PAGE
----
Scotland launches remanufacturing research hub
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- Pollution & Waste Management
Scotland is to set up a dedicated remanufacturing research centre and materials brokerage service to help manufacturers harness the value from used materials and components, environment secretary Richard Lochhead announced today.
The Scottish Institute of Remanufacture will be hosted by the University of Strathclyde, which already runs a research group on the issue, in partnership with Heriot Watt University.
The institute will receive £1.3 million in funding over three years, with £1 million from the Scottish Funding Council and £300,000 from government body Zero Waste Scotland. Scottish businesses have also pledged over £800,000 or "in-kind" support for potential research projects.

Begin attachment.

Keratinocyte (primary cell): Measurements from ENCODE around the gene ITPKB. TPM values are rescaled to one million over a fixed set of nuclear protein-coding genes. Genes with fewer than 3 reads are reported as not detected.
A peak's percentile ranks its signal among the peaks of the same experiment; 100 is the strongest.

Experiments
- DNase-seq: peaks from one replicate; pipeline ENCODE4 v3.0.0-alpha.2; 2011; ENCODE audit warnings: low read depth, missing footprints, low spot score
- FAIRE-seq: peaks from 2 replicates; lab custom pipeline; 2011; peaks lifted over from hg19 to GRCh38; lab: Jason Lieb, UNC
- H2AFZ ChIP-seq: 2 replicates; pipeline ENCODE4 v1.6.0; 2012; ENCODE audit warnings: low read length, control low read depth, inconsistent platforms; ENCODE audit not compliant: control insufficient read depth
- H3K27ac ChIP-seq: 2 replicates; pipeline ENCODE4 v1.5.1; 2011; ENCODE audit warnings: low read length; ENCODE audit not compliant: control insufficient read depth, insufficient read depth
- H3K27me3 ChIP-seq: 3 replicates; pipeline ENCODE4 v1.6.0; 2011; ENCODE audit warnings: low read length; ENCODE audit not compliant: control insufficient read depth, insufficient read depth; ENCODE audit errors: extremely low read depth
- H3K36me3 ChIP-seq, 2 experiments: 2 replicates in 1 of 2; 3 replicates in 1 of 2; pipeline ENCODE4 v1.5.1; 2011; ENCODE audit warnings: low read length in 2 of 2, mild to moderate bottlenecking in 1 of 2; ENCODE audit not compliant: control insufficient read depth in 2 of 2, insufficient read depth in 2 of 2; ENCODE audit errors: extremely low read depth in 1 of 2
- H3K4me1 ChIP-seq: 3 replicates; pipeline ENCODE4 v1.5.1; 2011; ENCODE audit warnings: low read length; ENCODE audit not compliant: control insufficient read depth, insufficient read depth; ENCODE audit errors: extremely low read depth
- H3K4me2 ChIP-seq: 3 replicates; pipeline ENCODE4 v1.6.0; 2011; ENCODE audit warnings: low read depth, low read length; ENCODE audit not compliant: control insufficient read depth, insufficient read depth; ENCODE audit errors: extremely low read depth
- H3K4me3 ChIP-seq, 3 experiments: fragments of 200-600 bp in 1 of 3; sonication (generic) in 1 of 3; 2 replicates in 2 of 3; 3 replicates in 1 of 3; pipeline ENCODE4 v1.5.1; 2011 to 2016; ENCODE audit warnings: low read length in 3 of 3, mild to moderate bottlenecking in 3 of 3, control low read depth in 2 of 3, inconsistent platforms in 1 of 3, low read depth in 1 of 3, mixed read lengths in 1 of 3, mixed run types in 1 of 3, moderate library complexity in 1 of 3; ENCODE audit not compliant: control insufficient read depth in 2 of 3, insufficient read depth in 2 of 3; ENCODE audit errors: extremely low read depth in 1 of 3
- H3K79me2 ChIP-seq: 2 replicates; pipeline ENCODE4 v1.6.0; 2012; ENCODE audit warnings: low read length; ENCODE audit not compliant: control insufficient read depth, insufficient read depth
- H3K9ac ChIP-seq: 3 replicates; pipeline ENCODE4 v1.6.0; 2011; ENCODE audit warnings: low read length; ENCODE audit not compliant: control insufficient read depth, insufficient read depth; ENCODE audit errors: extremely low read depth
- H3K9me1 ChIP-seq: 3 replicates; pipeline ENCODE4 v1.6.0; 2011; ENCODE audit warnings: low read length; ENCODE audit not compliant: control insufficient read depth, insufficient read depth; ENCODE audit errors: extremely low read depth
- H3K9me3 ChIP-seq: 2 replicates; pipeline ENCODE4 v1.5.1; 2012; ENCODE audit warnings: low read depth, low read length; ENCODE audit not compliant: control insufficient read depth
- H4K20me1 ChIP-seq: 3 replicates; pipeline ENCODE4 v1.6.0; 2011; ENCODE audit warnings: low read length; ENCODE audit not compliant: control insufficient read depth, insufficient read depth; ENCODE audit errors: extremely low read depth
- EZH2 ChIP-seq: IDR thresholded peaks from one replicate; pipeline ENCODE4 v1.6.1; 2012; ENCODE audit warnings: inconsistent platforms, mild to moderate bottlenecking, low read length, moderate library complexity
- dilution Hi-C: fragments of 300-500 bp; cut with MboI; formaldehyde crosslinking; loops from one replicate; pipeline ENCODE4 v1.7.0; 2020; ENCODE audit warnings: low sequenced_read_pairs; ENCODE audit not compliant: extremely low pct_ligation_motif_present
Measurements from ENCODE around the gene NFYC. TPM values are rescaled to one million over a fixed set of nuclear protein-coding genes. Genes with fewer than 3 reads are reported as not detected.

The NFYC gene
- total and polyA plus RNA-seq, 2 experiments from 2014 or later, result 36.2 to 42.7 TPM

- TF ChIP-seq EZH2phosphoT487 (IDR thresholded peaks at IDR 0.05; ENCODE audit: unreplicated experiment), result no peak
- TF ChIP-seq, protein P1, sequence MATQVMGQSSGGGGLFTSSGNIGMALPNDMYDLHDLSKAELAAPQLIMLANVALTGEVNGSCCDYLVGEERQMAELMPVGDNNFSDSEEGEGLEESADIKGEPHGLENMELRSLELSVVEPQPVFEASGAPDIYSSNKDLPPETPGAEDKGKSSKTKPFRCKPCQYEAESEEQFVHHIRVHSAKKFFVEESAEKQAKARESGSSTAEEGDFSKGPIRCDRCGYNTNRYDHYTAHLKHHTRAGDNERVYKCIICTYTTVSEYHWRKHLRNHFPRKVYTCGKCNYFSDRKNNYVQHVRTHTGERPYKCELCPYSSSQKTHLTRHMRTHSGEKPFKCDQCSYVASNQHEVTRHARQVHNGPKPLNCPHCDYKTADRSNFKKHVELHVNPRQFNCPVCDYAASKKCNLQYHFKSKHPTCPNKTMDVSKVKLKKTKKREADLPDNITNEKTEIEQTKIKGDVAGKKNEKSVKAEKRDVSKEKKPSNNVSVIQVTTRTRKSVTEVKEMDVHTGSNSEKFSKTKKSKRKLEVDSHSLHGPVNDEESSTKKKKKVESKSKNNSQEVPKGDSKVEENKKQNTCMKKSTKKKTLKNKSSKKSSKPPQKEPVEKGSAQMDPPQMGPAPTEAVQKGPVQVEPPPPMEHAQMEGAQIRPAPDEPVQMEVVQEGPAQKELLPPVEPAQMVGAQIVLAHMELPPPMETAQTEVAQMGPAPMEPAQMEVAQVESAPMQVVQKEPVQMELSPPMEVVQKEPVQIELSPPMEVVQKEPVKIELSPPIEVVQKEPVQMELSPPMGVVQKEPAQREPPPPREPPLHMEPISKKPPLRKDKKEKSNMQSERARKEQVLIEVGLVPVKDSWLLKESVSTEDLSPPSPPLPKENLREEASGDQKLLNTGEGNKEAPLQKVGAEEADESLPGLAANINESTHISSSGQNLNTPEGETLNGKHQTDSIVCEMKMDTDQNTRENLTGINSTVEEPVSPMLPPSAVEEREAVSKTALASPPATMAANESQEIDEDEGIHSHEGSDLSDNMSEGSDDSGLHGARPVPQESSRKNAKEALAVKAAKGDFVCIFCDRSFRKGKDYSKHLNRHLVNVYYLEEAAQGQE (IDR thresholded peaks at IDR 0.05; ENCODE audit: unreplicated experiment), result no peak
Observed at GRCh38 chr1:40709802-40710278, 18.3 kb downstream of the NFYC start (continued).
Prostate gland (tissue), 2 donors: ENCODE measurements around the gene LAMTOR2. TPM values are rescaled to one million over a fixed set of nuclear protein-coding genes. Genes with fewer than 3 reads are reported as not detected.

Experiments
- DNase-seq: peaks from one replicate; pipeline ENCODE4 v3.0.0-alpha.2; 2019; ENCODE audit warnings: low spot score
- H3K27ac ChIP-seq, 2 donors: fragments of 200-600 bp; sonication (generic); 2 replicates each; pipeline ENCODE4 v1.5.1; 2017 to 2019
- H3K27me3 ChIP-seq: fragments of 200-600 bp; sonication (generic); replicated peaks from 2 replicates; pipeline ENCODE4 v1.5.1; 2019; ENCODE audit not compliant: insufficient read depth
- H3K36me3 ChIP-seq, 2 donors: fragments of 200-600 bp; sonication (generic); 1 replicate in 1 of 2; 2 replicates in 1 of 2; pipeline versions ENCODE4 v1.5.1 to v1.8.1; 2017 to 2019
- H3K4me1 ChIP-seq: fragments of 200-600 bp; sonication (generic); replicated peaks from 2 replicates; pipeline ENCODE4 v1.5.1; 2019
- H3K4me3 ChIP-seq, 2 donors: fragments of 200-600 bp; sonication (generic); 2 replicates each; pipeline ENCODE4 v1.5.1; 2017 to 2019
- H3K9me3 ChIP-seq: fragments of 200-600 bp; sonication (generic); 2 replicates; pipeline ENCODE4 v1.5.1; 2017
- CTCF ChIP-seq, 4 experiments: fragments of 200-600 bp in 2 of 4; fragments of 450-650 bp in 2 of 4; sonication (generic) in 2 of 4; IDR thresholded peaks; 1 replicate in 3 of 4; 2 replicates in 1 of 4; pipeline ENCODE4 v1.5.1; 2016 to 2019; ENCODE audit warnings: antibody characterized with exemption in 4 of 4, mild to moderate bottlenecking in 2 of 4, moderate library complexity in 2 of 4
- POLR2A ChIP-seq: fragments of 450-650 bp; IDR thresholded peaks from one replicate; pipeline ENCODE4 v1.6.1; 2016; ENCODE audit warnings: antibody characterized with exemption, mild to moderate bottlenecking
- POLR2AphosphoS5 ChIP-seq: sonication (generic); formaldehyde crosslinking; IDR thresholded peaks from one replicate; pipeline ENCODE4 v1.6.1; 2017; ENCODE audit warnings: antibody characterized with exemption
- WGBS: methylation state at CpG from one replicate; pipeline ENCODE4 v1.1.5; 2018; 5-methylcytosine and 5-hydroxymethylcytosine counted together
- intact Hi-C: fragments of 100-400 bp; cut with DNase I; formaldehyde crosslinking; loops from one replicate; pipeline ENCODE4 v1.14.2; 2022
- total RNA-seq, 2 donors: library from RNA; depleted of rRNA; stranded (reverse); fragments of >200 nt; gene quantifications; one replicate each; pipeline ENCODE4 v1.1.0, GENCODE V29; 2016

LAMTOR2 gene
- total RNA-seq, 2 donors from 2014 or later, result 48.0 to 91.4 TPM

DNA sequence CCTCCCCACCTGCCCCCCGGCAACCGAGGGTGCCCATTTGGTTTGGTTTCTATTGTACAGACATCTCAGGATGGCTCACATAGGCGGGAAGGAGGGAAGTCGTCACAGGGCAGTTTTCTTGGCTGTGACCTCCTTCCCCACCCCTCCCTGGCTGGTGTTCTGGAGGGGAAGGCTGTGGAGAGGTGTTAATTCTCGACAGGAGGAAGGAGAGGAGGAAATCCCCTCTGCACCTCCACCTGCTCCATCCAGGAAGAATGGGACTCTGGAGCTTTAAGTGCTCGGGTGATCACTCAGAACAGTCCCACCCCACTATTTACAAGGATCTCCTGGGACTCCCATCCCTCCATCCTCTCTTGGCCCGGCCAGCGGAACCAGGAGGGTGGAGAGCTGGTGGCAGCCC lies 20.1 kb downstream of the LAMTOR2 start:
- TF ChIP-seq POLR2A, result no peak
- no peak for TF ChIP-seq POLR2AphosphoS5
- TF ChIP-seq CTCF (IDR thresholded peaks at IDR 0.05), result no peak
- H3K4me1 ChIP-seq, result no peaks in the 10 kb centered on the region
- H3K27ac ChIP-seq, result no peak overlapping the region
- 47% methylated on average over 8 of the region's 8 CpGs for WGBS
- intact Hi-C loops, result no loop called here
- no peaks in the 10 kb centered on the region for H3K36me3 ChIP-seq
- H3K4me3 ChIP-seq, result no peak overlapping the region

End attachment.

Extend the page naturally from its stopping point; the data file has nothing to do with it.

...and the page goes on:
Lochhead also confirmed the creation of a Scottish materials brokerage service, a one-stop shop to help the public sector get a better deal for the recycled materials they collect.
"It is astounding that an estimated £50 million worth of gold will potentially be wasted in Scotland in the next five years through disposal of electronics like computers and phones. By channelling expertise into better remanufacturing, we can ensure that valuable components can be recovered and reused," he said.
Products need to be redesigned to make it easier to take them apart and transform them into new products, Lochhead added.
He said the brokerage service would provide certainty of supply for investors and certainty of demand for local authorities, which handle almost 3 million tonnes of waste material a year.
Over 60 companies in Scotland are already active in remanufacturing, including firms in the automotive, electronics, energy infrastructure, aerospace, and marine service sectors, according to the Scottish government.
Iain Gulland, director of Zero Waste Scotland, said: "Our current make-and-dispose economic model cannot continue and by focusing on remanufacture and reuse, Scotland can develop a circular economy which makes better use of resources and creates jobs."
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